|Re: HOA taxes||<– Date –> <– Thread –>|
|From: Fred H Olson (fholsoncohousing.org)|
|Date: Mon, 8 Feb 2010 04:41:07 -0800 (PST)|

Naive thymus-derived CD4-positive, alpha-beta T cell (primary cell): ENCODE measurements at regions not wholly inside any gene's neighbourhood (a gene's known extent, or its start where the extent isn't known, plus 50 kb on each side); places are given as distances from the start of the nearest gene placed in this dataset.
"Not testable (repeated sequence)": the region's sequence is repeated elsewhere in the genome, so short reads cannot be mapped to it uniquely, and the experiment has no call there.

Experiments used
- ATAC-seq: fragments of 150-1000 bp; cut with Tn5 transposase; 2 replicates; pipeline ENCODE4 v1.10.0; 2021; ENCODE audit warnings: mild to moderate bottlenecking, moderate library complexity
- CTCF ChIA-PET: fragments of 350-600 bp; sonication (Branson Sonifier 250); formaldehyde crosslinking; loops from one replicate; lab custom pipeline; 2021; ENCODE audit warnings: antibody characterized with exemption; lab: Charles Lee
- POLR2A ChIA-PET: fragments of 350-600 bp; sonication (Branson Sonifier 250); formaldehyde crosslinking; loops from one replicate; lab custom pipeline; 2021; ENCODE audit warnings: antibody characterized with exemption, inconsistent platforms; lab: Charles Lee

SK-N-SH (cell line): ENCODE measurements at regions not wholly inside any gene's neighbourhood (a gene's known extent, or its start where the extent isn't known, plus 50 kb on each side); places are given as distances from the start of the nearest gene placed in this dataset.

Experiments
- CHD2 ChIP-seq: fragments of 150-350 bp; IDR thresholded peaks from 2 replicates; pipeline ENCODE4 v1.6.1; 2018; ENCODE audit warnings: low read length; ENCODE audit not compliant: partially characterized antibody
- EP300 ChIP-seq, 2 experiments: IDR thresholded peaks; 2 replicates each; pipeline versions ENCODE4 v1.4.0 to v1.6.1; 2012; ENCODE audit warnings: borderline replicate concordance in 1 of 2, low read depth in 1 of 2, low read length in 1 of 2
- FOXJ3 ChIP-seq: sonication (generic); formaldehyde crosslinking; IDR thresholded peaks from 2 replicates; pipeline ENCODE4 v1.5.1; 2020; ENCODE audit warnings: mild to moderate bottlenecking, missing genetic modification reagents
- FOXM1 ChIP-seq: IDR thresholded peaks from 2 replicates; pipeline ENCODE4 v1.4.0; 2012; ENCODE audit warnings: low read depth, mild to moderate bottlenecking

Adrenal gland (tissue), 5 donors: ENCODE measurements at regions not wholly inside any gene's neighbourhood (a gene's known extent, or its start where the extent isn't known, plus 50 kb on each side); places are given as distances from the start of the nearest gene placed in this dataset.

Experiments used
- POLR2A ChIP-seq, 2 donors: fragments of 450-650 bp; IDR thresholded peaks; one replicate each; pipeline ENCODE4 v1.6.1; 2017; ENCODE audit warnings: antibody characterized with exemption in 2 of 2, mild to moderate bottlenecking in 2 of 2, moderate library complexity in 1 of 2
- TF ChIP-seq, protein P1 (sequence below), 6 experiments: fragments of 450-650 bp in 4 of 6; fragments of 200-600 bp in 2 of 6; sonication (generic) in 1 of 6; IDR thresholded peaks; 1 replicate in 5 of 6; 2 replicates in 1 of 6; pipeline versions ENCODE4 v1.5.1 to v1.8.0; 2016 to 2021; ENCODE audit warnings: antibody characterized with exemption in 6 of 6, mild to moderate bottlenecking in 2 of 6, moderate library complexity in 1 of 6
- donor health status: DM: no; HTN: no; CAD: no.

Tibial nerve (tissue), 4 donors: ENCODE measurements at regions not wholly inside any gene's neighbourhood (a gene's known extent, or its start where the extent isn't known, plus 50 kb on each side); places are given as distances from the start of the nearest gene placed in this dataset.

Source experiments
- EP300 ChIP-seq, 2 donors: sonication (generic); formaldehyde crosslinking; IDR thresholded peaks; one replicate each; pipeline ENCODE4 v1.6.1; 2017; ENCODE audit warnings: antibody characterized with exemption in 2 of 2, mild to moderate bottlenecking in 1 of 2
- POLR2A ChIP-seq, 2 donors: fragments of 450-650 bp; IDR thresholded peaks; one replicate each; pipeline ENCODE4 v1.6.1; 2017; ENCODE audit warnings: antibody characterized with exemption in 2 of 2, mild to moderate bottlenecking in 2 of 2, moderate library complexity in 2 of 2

Rosemary McNaughton <astromezzo [at] gmail.com> is the author of the message below. It was posted by Fred, the Cohousing-L list manager <fholson [at] cohousing.org> after deleting excess quotes. -------------------- FORWARDED MESSAGE FOLLOWS -------------------- >From the instructions for the 1120-H: At least 90% of the association?s expenses for the tax year must consist of expenses to* acquire, build, manage, maintain, or care for its property*, and, in the case of a timeshare association, for activities provided to, or on behalf of, members of the timeshare association ------- Item C. 90% expenditure test. At least 90% of the association?s expenditures for the tax year must consist of *expenses to care for property*, and in the case of a timeshare association, for activities provided to, or on behalf of, members of the timeshare association. Include current and capital expenditures. Use the association?s accounting method to figure the total. Include: 1. Salary for an association manager or secretary. 2. Expenses for gardening, paving, street signs, security guards, and property taxes assessed on association property. 3. Current operating and capital expenditures for tennis courts, swimming pools, recreation halls, etc. 4. Replacement costs for common buildings, heating, air conditioning, elevators, etc. Do not include expenditures for property that is not association property. Also, do not include investments or transfers of funds held to meet future costs. An example would be transfers to a sinking fund to replace a roof, even if the roof is association property. ----------------- These instructions seem pretty oriented towards care of property - but I don't know about any past history of tax rulings that clarify whether something like childcare would count as managing property. In most condo associations there's professional management, but when a lot is managed by volunteers is their childcare expense a management expense? With childcare you'd want to be careful to file the right 1099s for any provider who's received over the threshold amount for the tax year. I don't see how common meals would fit in there at all - or really any social event. Even once we separated common meals, it was hard to believe we would meet the 90% expenditure test every year given that we try to keep our property maintainance costs low (through a lot of volunteer labor) and social interaction high! -Rosemary
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